Cargo Cult Economics describes the unwitting occupancy of two different fiscal paradigms. One is Economics as sustained by Capitalism and another is Economics as sustained by Vernacular / Subsistence Mutualsim. It is hard to remain comfortable in a fiscal paradigm that requires 100% State Based Currency (dollars). Our everyday survival sees us adjusting our position to base ourselves within one, while accommodating parts of the other. It is easy to abandon economic honesty when in a dilemma.
Daily life is mostly spent paying tithes to marketplace gods and gurus in the hope that eventually, fortuitously, magically, the comfortable life will arrive. This comes from an ingrained belief that if you just play the game right, perform the right rituals, admire the right people, and buy the right items, position and wealth will be given to you.
Instead of accepting sufficient for a practical life through mutually supportive transactions with close allies, and with small local businesses that accept social and ecological responsibility, it is easier to purchase cheap and shoddy cargo that keeps arriving in the globalised two-dollar shops. When faced with dilemmas and contradictions at the personal level , it is all too easy to abandon economic integrity and return to worshipping that which makes for physical comfort. And thus sustaining Capitalism.
It takes courage to change.
Mutualism requires parity, equity and guardianship. Some current and even popular forms called “The Mutuals” might still be beneficial but another descriptive handle is required. They might be more consumer friendly than the profit-driven services they separate themselves from, but their mutuality might not survive scrutiny if measured by egalitarian standards or if compared to a different form of service delivery, such as those within vernacular or subsistence economies.
If all members are not actually in it together, with each wearing the gains and the losses in due proportion; if some work is paid work and other work is unpaid work – then where is it mutual or equitable?
Mock-Mutuals continue to keep the word captured because the majority of members are blissfully unaware of political sub-texts or the contrived advantage flowing from installed but invisable mechanisms that support the patriarchy and capitalism. These mechanisms play themselves out through sex, gender, class, caste, commerce, locality, age and race. And thus the members are mocked by the processes in use.
I want to be with people who submerge in the task,
Who go into the fields to harvest,
And work in a row and pass the bags along.
Who stand in line and work in their places,
Who are not parlor generals and field deserters,
But who move in a common rhythm
When the food must come in or the fire be put out.
Extract from “Why Bother” by Joe Toscano. “We understand the freedoms, liberties and rights we want for ourselves cannot occur without those around us enjoying the same freedoms, liberties and rights. Our liberty is linked with other people’s liberty, our security is linked with other people’s security. That’s why we bother and continue to bother to be involved in social, community and political struggles. Unless we bother, nothing will ever change for us as individuals and the people around us.” [Anarchist Age Weekly Review No. 985 Jul/Aug 2012]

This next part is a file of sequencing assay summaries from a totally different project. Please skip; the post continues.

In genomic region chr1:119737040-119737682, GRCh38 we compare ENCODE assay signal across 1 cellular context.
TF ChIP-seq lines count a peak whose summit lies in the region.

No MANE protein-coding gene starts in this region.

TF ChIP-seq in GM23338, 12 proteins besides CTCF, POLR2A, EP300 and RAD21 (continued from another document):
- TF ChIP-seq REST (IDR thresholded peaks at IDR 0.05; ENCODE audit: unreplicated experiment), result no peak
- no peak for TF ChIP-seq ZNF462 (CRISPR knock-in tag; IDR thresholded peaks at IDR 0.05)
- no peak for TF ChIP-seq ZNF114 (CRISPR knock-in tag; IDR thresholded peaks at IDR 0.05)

Essential Mutualism means parity, equity and guardianship. PARITY = on a par by using benchmarking and measuring tools. EQUITY – fair share achieved by linking what you contribute to what you receive. GUARDIANSHIP = giving conscious non-authoritive support by watching out for mission drift, refusing to over-look corrupting activities, avoiding false argument that distracts from purpose, and having honest reasons for including or excluding people.
Mutual Enrichment is a process of accessing each others skills and resources by agreement – without ripping each other off! A system can only get a life of its own after two people who are motivated to be involved act upon this desire and proceed in an equitable manner.
I wrote this circa 1998-9: “The Way we Work”.
“We cannot work for structural change through any organisation that within itself reproduces or replicates the relationships of power that are dominant in capitalism.
We are confronted by, and participate in, invisible organising patterns that are forms of social abuse, and these patterns of working are installed into our daily lives. We have to understand the way in which we disburse power within our groups as well as the relationship between each of us to that power. We need to change the perceptions of our individual roles in the economy.
We need to dismantle the machinery that is delivering us towards new forms of economic ghettoism. We need to take our tools to this machinery because it is breaking up society, and we need to do this with the same spirit and precision that has inspired and focused social resistence for centuries.
At the same time as we dismantle these forms of abuse, so must we build the replacement forms that are restorative and mutually enriching. In action that is conscious of its purpose, we can remove the distorted and dysfunctional patterns of organising, and replace them with functional patterns that deliver equity.
We have to share the fruits of our work in right relationship to its production. In this way we start to correct the distortions imbedded into the current social forms that we participate in. We serve no gain if we only replace one abusive form of social organisation with another.”